• Reply 2 of 13
    roakeroake Posts: 741member
    While I like the idea of the watch-band sensors (although goodbye cheap but high-quality off-brand watch bands), I feel that a flat digital crown would seem more cheap and gimmicky (digital spot?).

    But who knows?  Apple pulls off some nice surprises...
    razorpitrepressthisStrangeDays
  • Reply 3 of 13
    roakeroake Posts: 741member

    "For example, the sensor(s) can be a photodetector, a temperature sensor, a light or optical sensor, an atmospheric pressure sensor, a humidity sensor, a magnet, a gyroscope, an accelerometer, and so on," says the patent. "In other examples, the watch 10 can include one or more health sensors."


    Wait... what?
    cy_starkmanrepressthis
  • Reply 4 of 13
    I’m all the for the crown being made flat. I accidentally activate Siri quite often. Or at the very least, let us disable Siri activation with the button push.  
    razorpit
  • Reply 5 of 13
    razorpitrazorpit Posts: 1,796member
    roake said:

    "For example, the sensor(s) can be a photodetector, a temperature sensor, a light or optical sensor, an atmospheric pressure sensor, a humidity sensor, a magnet, a gyroscope, an accelerometer, and so on," says the patent. "In other examples, the watch 10 can include one or more health sensors."


    Wait... what?
    I'm guessing another figure that wasn't shown here.

    These all sound like good ideas. The only problem is if they're being patented now we probably won't see them in production for another two generations.
    repressthis
  • Reply 6 of 13
    GeorgeBMacGeorgeBMac Posts: 9,757member
    supadav03 said:
    I’m all the for the crown being made flat. I accidentally activate Siri quite often. Or at the very least, let us disable Siri activation with the button push.  

    Go to the Watch App, Siri, and turn "Press Digital Crown" to 'off'.
    StrangeDayseightzero
  • Reply 7 of 13
    razorpit said:
    roake said:

    "For example, the sensor(s) can be a photodetector, a temperature sensor, a light or optical sensor, an atmospheric pressure sensor, a humidity sensor, a magnet, a gyroscope, an accelerometer, and so on," says the patent. "In other examples, the watch 10 can include one or more health sensors."


    Wait... what?
    I'm guessing another figure that wasn't shown here.

    These all sound like good ideas. The only problem is if they're being patented now we probably won't see them in production for another two generations.
    Actually it's referring to the figure that is included in this article.  "10" just points to the watch itself.
  • Reply 8 of 13
    I would love the constantly tight band and miss the rotating crown. 
    edited January 2020
  • Reply 9 of 13
    In light of the success of both Apple Watch and AirPod Pro products, I’m very interested to see what direction Apple takes these increasingly tiny computing platforms to on-body sensors. Imagine sensors applied to the surface of the teeth which would measure caloric intake or test for toxic substances, for example.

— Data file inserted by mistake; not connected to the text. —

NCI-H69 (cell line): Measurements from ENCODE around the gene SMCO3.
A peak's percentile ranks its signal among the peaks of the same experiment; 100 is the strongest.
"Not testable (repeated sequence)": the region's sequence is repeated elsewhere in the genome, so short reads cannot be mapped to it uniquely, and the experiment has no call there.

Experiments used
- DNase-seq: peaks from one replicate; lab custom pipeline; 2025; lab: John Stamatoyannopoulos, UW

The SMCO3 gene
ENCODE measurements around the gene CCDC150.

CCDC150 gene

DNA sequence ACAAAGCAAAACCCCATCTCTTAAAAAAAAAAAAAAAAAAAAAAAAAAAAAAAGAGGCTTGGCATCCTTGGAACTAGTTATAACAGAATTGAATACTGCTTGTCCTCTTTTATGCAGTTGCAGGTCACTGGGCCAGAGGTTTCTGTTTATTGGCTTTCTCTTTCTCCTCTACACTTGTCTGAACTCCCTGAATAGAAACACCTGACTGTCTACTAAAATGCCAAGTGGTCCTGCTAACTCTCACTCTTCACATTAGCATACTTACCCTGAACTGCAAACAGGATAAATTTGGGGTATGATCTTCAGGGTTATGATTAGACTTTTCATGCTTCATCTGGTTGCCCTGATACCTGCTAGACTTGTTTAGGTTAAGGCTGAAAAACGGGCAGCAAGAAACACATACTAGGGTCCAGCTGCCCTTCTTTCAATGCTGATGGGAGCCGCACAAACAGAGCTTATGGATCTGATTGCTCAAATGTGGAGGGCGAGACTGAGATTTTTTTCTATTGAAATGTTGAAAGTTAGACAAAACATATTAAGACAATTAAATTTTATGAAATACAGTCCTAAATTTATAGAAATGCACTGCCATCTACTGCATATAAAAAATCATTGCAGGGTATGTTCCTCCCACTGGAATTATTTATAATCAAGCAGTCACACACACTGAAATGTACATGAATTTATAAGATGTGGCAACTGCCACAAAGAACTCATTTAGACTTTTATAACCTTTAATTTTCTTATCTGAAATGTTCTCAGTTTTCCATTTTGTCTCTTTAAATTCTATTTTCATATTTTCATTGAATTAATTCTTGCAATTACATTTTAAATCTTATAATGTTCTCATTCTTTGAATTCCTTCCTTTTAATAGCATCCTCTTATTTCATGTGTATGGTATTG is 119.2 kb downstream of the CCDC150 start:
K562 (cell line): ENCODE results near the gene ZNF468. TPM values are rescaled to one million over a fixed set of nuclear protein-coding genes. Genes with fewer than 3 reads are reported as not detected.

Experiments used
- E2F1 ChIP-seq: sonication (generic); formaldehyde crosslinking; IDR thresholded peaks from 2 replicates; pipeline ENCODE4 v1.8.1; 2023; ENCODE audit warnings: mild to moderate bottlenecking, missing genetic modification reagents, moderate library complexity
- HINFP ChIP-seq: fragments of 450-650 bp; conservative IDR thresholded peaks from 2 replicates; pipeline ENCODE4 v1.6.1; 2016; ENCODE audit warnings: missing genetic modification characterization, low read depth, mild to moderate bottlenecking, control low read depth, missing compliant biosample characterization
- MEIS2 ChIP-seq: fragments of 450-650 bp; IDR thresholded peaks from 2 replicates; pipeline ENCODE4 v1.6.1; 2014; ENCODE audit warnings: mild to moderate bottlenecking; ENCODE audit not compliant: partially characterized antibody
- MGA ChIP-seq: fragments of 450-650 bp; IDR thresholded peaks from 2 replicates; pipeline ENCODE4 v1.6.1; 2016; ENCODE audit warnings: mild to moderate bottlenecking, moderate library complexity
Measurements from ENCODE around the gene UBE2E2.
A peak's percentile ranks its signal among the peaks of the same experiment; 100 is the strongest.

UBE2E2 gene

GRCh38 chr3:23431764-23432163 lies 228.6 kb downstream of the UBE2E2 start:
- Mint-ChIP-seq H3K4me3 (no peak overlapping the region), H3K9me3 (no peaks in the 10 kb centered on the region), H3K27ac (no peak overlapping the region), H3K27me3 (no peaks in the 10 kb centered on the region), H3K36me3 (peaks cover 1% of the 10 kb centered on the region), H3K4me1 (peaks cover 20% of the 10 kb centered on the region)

edited January 2020
  • Reply 10 of 13
    macguimacgui Posts: 2,010member
    I like the digital crown am not thrilled with the idea of using gestures over a tiny surface area. And I frequently find myself redoing a gesture such as swiping to change a watch face or pause/stop a workout. The smaller the surface area, the less likely I'll like it. I understand Apple's desire to reduce the space and number of parts, but I don't like it.
    GeorgeBMac
  • Reply 11 of 13
    What’s the point of a Digital Crown ? It’s so small in the drawing that it would be difficult to find and navigate. If there is to be another control surface on the watch shouldn’t it take up the entire right side of the watch and take over the function of the control button as well ? A teeny tiny track pad.
  • Reply 12 of 13
    fastasleepfastasleep Posts: 5,477member
    fnico said:
    What’s the point of a Digital Crown ? It’s so small in the drawing that it would be difficult to find and navigate. If there is to be another control surface on the watch shouldn’t it take up the entire right side of the watch and take over the function of the control button as well ? A teeny tiny track pad.
    Endless scrolling, for one.
  • Reply 13 of 13
    macgui said:
    I like the digital crown am not thrilled with the idea of using gestures over a tiny surface area. And I frequently find myself redoing a gesture such as swiping to change a watch face or pause/stop a workout. The smaller the surface area, the less likely I'll like it. I understand Apple's desire to reduce the space and number of parts, but I don't like it.

    Actually, that's one of the reasons why many/most runners prefer Garmin over the Apple Watch -- it uses buttons instead of a touch screen and is easier to control.
    (That's not suggest that I think the Garmin is over all superior, but simply to point out that each solution has its own pluses and minuses and often the best answer lies somewhere in the middle.)